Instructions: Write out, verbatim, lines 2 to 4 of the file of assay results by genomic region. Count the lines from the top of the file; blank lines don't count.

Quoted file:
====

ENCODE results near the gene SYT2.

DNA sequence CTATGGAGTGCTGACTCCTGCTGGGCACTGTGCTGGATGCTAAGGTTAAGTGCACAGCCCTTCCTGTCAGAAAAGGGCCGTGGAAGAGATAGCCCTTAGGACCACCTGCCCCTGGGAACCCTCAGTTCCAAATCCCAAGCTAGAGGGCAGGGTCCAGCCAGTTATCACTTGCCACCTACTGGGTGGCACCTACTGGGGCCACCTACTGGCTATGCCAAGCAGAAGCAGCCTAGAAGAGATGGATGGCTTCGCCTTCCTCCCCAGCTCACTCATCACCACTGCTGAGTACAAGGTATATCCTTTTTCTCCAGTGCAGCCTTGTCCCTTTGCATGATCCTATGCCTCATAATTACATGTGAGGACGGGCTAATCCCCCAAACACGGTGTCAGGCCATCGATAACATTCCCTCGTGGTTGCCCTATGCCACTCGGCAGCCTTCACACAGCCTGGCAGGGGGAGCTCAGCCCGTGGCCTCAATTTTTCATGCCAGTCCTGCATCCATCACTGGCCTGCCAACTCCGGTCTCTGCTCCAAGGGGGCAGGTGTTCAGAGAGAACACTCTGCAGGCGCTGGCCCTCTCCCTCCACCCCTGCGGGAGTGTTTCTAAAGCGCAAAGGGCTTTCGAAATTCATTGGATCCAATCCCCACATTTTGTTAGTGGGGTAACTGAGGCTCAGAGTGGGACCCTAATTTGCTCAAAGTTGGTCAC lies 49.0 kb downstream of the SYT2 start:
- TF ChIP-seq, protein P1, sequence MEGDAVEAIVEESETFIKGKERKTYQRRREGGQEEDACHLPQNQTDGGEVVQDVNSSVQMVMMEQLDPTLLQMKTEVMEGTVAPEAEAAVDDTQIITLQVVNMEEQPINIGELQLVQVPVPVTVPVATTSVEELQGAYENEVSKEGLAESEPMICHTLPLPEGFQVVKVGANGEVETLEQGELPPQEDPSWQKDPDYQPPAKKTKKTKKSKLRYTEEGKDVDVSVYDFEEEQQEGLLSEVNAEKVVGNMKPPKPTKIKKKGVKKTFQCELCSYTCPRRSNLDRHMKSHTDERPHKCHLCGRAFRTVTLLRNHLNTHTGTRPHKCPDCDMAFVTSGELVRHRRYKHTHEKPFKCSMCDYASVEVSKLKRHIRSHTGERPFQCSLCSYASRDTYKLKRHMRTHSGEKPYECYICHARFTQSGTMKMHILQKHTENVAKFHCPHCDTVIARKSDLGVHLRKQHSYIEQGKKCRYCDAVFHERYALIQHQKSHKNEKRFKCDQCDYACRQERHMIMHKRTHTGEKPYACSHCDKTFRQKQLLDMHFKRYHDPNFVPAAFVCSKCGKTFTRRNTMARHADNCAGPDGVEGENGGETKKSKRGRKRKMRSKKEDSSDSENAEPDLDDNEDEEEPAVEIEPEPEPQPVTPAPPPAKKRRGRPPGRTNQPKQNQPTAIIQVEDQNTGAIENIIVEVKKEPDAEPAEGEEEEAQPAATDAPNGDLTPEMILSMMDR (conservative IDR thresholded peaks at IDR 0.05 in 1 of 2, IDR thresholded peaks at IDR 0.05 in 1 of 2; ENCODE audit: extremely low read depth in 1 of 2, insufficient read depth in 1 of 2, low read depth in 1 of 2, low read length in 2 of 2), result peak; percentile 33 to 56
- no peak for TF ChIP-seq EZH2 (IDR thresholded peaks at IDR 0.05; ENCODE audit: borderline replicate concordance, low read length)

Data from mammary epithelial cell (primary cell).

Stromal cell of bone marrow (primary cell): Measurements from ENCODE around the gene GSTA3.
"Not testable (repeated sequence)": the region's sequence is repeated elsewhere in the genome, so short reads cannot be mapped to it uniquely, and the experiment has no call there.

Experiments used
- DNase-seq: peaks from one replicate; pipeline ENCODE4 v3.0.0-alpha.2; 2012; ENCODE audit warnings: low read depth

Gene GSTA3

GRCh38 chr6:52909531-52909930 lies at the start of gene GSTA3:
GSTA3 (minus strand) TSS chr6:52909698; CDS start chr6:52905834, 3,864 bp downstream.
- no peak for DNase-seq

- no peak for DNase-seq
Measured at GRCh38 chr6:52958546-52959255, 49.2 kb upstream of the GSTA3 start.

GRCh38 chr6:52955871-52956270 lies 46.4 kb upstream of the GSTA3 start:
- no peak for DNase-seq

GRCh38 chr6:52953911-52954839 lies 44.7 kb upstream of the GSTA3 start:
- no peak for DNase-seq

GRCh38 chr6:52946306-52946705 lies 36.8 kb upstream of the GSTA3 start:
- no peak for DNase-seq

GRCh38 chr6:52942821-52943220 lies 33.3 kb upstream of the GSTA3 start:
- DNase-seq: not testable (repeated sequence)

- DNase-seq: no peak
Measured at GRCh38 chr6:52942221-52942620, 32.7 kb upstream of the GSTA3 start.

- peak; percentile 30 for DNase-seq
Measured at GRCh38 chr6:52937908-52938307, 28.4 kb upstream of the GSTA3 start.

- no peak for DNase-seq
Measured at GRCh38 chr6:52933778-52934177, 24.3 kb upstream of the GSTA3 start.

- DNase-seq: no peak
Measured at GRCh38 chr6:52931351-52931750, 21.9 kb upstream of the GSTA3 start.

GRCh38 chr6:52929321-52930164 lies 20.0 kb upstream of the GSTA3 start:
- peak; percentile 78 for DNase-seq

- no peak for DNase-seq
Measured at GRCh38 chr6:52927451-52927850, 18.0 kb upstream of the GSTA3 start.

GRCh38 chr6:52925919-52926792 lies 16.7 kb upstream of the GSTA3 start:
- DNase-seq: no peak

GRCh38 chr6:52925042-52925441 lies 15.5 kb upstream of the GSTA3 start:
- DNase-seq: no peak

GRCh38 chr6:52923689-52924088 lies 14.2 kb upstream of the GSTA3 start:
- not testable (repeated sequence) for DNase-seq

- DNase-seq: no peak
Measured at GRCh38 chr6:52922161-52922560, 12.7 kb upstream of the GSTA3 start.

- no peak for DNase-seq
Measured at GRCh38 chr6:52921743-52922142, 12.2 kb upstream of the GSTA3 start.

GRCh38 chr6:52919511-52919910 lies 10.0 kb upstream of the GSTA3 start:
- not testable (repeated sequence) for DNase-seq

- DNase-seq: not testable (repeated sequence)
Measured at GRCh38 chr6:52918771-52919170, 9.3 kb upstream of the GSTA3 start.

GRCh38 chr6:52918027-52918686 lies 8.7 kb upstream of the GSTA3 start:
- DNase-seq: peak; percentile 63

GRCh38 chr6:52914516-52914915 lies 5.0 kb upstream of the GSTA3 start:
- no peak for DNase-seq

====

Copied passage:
DNA sequence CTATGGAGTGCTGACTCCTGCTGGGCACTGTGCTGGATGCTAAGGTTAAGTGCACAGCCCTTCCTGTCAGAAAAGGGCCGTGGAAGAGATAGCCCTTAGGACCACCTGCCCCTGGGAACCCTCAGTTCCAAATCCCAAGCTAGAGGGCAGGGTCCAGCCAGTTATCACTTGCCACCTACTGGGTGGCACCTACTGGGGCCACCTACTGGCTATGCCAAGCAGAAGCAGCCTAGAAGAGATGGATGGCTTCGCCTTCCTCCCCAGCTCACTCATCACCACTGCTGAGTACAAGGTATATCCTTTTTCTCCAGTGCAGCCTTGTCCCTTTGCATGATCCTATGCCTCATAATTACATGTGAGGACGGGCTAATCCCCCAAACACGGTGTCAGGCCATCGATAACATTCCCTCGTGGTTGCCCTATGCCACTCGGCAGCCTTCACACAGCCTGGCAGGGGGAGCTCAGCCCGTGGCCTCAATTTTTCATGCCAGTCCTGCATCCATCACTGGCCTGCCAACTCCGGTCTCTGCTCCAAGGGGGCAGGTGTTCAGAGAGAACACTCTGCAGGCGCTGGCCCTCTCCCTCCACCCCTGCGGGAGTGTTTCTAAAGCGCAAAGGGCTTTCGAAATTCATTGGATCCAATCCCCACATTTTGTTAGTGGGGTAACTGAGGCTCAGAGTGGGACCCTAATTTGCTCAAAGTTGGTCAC lies 49.0 kb downstream of the SYT2 start:
- TF ChIP-seq, protein P1, sequence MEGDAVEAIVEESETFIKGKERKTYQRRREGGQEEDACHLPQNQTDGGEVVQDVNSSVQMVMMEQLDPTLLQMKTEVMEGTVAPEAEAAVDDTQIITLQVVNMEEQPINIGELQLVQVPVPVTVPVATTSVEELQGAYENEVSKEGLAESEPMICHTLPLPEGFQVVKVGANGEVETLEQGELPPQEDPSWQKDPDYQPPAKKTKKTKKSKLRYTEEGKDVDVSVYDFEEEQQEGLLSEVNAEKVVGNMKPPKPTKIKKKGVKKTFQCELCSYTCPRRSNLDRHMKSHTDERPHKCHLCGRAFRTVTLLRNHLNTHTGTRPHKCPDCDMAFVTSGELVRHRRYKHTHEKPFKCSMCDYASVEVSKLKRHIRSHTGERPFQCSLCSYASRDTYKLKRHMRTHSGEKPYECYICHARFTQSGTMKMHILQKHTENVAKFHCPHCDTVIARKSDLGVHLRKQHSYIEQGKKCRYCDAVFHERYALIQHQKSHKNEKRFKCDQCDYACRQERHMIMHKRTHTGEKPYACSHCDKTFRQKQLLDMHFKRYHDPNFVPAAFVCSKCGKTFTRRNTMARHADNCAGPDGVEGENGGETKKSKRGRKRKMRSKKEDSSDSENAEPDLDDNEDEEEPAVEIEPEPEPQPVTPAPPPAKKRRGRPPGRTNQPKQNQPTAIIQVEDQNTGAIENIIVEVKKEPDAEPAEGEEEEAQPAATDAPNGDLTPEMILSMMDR (conservative IDR thresholded peaks at IDR 0.05 in 1 of 2, IDR thresholded peaks at IDR 0.05 in 1 of 2; ENCODE audit: extremely low read depth in 1 of 2, insufficient read depth in 1 of 2, low read depth in 1 of 2, low read length in 2 of 2), result peak; percentile 33 to 56
- no peak for TF ChIP-seq EZH2 (IDR thresholded peaks at IDR 0.05; ENCODE audit: borderline replicate concordance, low read length)